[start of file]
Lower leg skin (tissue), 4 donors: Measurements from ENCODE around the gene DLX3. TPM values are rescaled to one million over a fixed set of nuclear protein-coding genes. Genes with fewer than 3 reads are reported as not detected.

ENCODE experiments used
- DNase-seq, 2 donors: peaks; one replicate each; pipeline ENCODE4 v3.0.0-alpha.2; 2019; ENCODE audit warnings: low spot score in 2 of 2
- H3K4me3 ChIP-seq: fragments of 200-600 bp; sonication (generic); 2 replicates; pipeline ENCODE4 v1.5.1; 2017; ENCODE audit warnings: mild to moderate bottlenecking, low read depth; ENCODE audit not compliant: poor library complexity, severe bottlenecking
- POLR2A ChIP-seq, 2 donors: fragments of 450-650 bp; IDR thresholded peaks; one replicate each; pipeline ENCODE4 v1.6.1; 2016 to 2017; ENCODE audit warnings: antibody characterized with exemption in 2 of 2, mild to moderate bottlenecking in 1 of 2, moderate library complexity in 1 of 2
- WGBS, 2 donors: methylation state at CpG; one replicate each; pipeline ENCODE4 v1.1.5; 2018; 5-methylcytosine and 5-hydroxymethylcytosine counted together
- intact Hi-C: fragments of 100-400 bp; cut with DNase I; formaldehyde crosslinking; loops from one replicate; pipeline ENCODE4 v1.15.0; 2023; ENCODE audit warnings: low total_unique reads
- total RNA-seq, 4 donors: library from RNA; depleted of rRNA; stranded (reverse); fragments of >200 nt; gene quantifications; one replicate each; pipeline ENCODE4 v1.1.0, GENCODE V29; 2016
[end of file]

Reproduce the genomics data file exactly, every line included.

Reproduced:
Lower leg skin (tissue), 4 donors: Measurements from ENCODE around the gene DLX3. TPM values are rescaled to one million over a fixed set of nuclear protein-coding genes. Genes with fewer than 3 reads are reported as not detected.

ENCODE experiments used
- DNase-seq, 2 donors: peaks; one replicate each; pipeline ENCODE4 v3.0.0-alpha.2; 2019; ENCODE audit warnings: low spot score in 2 of 2
- H3K4me3 ChIP-seq: fragments of 200-600 bp; sonication (generic); 2 replicates; pipeline ENCODE4 v1.5.1; 2017; ENCODE audit warnings: mild to moderate bottlenecking, low read depth; ENCODE audit not compliant: poor library complexity, severe bottlenecking
- POLR2A ChIP-seq, 2 donors: fragments of 450-650 bp; IDR thresholded peaks; one replicate each; pipeline ENCODE4 v1.6.1; 2016 to 2017; ENCODE audit warnings: antibody characterized with exemption in 2 of 2, mild to moderate bottlenecking in 1 of 2, moderate library complexity in 1 of 2
- WGBS, 2 donors: methylation state at CpG; one replicate each; pipeline ENCODE4 v1.1.5; 2018; 5-methylcytosine and 5-hydroxymethylcytosine counted together
- intact Hi-C: fragments of 100-400 bp; cut with DNase I; formaldehyde crosslinking; loops from one replicate; pipeline ENCODE4 v1.15.0; 2023; ENCODE audit warnings: low total_unique reads
- total RNA-seq, 4 donors: library from RNA; depleted of rRNA; stranded (reverse); fragments of >200 nt; gene quantifications; one replicate each; pipeline ENCODE4 v1.1.0, GENCODE V29; 2016